Red Herring review – document of family soul-searching after terminal diagnosis

Red Herring review – document of family soul-searching after terminal diagnosis

When he was 24, film-maker Kit Vincent was diagnosed with a brain tumour; doctors said that he could expect to live four to eight years. This emotional, raw and quietly powerful documentary started out as a study of how his dad Lawrence came to terms with his son getting ill. The title is a giveaway that the finished article is not that film.

At times, it feels like family therapy. Vincent hangs out with his parents, who divorced when he was a teenager. Time is running out, and the camera is switched on – two facts that force everyone into the kind of deep, soul searching conversations that most of us spend a lifetime avoiding having with family. Lawrence (tense and distant-looking in old family photos, mellowed with age) was in the hospital room when Vincent got his diagnosis and promptly had a heart attack. The guilt is still with him: “Just when you needed me the most I flaked out on you.”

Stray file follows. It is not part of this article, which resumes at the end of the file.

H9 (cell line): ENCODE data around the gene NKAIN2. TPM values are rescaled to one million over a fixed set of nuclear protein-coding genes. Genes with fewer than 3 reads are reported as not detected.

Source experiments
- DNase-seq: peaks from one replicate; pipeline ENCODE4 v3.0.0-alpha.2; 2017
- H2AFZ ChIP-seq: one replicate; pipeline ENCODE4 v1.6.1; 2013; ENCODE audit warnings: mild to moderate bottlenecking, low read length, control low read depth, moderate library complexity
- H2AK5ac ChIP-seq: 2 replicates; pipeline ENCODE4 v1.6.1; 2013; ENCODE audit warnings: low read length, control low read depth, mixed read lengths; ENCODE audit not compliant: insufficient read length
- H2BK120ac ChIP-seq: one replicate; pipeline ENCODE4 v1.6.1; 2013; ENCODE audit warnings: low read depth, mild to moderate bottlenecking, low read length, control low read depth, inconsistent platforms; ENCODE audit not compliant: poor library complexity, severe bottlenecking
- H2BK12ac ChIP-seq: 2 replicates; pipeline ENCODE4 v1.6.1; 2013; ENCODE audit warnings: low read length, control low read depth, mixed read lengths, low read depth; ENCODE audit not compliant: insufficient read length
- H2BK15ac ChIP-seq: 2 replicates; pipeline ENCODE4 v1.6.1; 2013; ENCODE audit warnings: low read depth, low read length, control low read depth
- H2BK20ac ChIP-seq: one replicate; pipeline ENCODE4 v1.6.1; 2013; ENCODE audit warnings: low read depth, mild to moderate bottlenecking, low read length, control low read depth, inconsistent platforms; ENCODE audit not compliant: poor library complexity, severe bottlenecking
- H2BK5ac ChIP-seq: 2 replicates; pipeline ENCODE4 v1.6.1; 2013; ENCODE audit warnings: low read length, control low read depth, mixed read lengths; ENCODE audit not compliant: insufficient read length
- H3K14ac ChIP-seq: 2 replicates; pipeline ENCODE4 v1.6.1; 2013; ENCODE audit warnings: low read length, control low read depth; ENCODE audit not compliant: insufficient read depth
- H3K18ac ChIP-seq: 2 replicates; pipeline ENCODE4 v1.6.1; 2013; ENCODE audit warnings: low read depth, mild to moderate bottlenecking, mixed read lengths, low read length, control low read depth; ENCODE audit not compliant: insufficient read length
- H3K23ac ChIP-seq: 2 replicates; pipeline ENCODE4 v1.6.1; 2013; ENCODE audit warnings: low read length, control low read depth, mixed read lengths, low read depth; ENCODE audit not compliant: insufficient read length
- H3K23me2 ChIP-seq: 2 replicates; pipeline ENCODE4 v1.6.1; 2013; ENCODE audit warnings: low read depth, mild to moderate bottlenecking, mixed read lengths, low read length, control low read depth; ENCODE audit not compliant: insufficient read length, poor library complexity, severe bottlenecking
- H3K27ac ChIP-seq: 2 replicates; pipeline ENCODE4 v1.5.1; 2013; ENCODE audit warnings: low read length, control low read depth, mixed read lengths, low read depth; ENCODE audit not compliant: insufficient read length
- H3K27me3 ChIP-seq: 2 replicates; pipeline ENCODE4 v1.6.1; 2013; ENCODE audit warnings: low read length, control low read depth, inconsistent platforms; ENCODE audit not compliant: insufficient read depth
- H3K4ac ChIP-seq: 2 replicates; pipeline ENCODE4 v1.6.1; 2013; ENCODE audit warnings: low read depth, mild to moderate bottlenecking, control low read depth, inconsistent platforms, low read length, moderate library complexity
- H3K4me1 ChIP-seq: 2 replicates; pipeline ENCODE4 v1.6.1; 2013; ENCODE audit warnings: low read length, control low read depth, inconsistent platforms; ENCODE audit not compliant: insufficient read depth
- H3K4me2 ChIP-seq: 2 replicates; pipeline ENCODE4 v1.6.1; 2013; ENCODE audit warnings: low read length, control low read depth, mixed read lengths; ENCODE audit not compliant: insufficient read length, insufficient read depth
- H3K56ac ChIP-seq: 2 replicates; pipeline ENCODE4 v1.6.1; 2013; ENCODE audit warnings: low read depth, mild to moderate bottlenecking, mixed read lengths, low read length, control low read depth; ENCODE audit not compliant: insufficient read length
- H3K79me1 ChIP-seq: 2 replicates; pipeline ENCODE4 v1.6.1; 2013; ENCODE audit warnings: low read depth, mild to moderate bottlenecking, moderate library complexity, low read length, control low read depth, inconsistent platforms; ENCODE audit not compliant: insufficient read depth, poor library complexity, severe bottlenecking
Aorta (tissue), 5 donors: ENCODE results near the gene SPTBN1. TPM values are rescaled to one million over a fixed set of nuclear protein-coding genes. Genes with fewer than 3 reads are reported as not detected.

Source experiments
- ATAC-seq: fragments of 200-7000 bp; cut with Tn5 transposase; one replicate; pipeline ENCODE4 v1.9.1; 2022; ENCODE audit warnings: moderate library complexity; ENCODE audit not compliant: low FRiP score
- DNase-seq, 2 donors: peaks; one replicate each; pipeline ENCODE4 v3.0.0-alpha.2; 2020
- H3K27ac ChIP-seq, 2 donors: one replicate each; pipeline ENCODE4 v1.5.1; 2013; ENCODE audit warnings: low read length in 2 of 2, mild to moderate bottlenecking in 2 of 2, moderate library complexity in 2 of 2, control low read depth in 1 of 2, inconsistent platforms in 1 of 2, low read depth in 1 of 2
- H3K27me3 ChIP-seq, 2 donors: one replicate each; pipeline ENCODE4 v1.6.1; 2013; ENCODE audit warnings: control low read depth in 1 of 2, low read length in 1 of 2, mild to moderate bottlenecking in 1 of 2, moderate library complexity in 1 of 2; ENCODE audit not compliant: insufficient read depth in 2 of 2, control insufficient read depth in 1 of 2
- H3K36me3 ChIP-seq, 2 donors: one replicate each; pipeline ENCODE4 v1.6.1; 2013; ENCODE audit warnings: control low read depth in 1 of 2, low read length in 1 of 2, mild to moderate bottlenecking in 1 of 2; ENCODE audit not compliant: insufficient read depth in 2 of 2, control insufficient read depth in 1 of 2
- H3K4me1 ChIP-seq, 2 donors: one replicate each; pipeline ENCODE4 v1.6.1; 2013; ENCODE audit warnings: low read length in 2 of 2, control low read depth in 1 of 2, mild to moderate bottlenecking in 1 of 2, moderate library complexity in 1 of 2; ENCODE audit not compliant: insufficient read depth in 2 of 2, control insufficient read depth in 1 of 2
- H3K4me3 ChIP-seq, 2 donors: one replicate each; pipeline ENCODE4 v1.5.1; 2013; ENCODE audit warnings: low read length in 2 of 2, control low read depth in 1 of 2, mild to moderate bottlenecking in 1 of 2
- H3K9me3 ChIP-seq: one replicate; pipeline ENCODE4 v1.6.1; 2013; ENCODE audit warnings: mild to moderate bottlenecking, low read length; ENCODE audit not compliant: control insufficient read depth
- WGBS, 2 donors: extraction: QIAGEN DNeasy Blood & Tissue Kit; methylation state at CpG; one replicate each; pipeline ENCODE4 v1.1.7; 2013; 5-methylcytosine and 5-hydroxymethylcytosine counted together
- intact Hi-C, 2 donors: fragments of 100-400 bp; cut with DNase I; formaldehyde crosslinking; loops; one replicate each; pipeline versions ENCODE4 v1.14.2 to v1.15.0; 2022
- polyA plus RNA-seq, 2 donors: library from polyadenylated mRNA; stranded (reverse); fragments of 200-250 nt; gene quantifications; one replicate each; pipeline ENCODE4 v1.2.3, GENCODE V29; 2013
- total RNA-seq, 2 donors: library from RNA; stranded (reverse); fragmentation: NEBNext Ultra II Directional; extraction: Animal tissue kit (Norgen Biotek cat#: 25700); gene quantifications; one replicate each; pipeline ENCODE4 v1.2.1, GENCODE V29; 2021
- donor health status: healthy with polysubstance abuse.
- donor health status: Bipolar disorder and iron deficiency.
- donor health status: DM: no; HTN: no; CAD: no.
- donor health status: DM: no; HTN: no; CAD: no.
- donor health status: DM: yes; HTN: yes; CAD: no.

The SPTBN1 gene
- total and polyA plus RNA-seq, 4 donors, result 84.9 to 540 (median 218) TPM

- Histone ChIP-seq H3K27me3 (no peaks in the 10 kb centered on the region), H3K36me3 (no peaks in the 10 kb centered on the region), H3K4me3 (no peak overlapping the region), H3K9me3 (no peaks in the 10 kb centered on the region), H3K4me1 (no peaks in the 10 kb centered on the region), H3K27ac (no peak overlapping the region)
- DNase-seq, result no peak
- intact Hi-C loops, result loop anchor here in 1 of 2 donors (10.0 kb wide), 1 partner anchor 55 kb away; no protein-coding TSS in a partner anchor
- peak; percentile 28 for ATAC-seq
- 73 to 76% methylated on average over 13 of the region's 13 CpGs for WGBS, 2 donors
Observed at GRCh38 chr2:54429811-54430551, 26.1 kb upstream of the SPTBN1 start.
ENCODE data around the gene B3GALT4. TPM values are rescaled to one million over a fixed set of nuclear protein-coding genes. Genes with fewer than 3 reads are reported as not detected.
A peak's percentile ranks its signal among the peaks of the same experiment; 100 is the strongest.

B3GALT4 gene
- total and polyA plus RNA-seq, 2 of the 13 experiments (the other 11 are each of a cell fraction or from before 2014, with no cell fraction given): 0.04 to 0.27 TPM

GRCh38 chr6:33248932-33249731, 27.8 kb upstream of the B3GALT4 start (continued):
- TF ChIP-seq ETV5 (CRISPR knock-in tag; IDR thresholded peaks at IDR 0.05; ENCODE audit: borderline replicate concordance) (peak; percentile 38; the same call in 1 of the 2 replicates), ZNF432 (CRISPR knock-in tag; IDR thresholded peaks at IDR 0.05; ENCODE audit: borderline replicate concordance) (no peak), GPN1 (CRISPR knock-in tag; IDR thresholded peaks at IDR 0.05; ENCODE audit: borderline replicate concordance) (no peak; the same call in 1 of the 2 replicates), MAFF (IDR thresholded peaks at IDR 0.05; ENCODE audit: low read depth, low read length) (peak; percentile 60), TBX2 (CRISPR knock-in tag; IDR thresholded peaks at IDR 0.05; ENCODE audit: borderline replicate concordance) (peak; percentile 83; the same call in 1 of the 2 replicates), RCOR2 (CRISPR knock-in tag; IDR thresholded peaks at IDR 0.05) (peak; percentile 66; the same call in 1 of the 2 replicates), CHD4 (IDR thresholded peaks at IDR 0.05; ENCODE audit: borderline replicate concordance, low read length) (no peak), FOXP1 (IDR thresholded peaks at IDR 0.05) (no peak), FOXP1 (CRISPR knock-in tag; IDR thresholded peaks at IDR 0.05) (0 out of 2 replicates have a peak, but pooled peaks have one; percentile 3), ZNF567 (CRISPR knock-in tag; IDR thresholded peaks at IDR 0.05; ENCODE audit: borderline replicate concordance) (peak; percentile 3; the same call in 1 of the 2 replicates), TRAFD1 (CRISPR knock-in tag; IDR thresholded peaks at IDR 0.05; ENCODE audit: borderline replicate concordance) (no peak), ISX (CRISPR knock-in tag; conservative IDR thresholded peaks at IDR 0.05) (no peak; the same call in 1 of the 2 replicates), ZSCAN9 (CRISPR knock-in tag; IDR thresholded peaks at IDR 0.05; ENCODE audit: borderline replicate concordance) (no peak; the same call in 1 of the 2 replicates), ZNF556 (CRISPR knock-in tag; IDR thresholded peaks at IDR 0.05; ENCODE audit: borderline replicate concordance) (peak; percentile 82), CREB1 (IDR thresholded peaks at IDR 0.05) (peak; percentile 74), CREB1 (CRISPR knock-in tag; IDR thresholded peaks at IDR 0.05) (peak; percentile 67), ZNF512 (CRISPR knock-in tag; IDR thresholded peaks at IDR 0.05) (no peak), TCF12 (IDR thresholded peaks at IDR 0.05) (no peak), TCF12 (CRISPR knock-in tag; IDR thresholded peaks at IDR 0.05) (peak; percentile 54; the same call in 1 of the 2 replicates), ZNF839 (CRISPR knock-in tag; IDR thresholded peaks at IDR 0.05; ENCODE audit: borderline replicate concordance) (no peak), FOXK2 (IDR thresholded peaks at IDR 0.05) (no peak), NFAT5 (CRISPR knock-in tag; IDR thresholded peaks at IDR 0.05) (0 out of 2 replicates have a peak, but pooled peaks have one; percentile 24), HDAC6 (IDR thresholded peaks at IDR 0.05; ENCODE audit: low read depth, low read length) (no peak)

Lawrence has found ways of dealing with what’s happening – he’s converting to Judaism, started painting, and at one point he turns the spare room into a farm to grow medicinal cannabis. Vincent’s girlfriend Isobel is a reluctant subject. When he brings up sperm-freezing she angrily accuses him of only ever wanting to talk about important stuff on camera for the sake of the film. Another time he ambushes her: “Will you get a new boyfriend when I die?” It’s disarmingly candid of Vincent to include these moments where he doesn’t come over well – and they give a glimpse too of how alone it must feel to be where he is.

On the voiceover Vincent says he hopes that the film will be something for his family to remember him by. I don’t think anyone says it in so many words, but of course Red Herring will be his professional legacy too. It is a very good film, the work of a really talented film-maker.